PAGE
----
But more than that, Spider-Man's sense of humor in Spider-Man: Homecoming and his various appearances in The Avengers movies can notably be different than his persona as Peter Parker. While he isn't the best at keeping his identity a secret, his version of Spider-Man is a little cockier and bolder, and therefore more joke-friendly, when he's wearing the Spider-Man suit opposed to his normal, everyday demeanor, which tends to be a lot more shy and reserved.
Compare that to Andrew Garfield's Spider-Man, where his sense of humor isn't that much of a departure from the one he gave Peter Parker, and you see how Tom Holland's Peter Parker is a little better at maneuvering between his public persona and the one he adopts with the mask.
He's A Little More Relaxed About His Secret Identity (Kinda, Sorta)
If there's one thing that people often associate with superheroes, it's their inherent need to keep their secret identity, you know, secretive. With the sole exception of Tony Stark, who wasn't afraid to boast that he was Iron Man at the end of his first movie, superheroes like Batman and Superman have been notorious about keeping their real identity unknown by the public-at-large. Oftentimes, particularly with Batman and Spider-Man, the identity of anyone being Spider-Man makes them a bigger symbol of hope and justice. Literally anyone could be Spider-Man; the mystery keeps the spirit alive.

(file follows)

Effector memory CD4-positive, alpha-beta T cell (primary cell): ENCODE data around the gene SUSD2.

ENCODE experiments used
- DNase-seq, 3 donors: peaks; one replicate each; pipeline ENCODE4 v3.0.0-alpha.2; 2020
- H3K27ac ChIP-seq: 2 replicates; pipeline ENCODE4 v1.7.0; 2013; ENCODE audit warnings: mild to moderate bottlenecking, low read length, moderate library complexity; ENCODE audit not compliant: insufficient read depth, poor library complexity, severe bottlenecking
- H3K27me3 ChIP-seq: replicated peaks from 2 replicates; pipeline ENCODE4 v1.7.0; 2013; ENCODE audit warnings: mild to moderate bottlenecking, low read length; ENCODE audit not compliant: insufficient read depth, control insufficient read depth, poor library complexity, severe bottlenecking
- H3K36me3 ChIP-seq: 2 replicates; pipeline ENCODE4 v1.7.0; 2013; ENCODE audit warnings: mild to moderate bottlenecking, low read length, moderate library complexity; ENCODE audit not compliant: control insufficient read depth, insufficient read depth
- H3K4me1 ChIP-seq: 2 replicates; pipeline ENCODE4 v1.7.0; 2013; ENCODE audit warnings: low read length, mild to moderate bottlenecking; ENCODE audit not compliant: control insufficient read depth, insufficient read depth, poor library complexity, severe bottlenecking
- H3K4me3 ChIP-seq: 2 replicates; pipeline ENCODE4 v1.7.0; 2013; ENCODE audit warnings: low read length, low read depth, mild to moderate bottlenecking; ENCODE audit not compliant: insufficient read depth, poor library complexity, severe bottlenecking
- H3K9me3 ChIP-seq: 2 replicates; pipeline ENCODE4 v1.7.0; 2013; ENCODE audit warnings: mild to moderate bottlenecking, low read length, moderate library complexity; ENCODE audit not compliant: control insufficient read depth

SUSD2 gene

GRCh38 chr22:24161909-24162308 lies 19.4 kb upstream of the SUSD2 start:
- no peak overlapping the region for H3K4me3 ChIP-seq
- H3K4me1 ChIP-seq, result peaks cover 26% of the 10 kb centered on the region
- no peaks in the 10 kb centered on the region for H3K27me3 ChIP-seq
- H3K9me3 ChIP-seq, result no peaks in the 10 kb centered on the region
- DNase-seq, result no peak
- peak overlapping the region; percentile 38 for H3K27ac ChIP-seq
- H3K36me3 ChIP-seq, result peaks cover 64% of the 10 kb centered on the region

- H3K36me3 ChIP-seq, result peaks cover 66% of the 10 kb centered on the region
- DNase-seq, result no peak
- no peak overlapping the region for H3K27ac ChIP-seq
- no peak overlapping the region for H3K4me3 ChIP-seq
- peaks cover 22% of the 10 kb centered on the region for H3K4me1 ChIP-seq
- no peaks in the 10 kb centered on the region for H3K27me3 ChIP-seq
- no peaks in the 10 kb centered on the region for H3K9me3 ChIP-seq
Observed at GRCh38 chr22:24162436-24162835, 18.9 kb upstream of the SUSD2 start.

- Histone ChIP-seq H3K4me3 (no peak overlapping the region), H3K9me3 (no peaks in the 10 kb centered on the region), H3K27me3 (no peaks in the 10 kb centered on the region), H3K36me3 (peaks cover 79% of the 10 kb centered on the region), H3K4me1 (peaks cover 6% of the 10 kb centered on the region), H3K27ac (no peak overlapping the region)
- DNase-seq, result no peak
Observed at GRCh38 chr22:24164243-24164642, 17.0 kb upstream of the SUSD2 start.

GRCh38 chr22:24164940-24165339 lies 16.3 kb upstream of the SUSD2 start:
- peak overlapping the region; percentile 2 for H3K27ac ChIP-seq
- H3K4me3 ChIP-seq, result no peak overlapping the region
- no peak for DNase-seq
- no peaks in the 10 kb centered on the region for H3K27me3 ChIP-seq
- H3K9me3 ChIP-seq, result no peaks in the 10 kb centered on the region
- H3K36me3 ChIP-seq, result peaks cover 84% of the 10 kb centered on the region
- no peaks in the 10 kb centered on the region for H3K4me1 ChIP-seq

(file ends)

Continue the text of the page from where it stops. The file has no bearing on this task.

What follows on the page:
With this new version of Spider-Man, however, much like Tom Holland himself, Peter Parker has a hard time keeping secrets — particularly about his secret identity — from key people in everyday life. For instance, it didn't take long for Tony Stark to figure out who Spider-Man is in Captain America: Civil War. Similarly, in Spider-Man: Homecoming, Peter Parker was a little too clumsy about keeping his super persona a secret, ultimately spilling the beans — unintentionally— to his best friend, Ned, and his primary guardian and caregiver, Aunt May.
In Avengers: Infinity War, Peter Parker revealed his identity to Doctor Strange only moments after he met the guy. There is a theory — perhaps we should call it a plain ole' rumor — that Spider-Man: Far From Home will end with Peter Parker revealing his identity to the world, much like his late mentor Tony Stark did at the end of Iron Man. It wouldn't be too far-fetched to believe, to be perfectly blunt, based on what we already know about Tom Holland's Spider-Man.
These are only a few examples we can give explaining how Tom Holland separates his version of Spider-Man/Peter Parker from the other actors and performances before him. But we're sure there are other examples of how this Spider-Man is different from the rest, and we'd love to hear them. Be sure to let us know in the comment section below what makes Holland's version of Spider-Man different to you. We're sure you have a few examples of your own you can give and we look forward to hearing them from you.
Meanwhile, for more updates on Spider-Man and other MCU-related news bits, you can always be sure to check back with us right here at CinemaBlend for the latest news, developments and a whole lot more.
Will is an entertainment writer based in Pittsburgh, PA. His writing can also be found in The Playlist, Cut Print Film, We Got This Covered, The Young Folks, Slate and other outlets. He also co-hosts the weekly film/TV podcast Cinemaholics with Jon Negroni and he likes to think he's a professional Garfield enthusiast.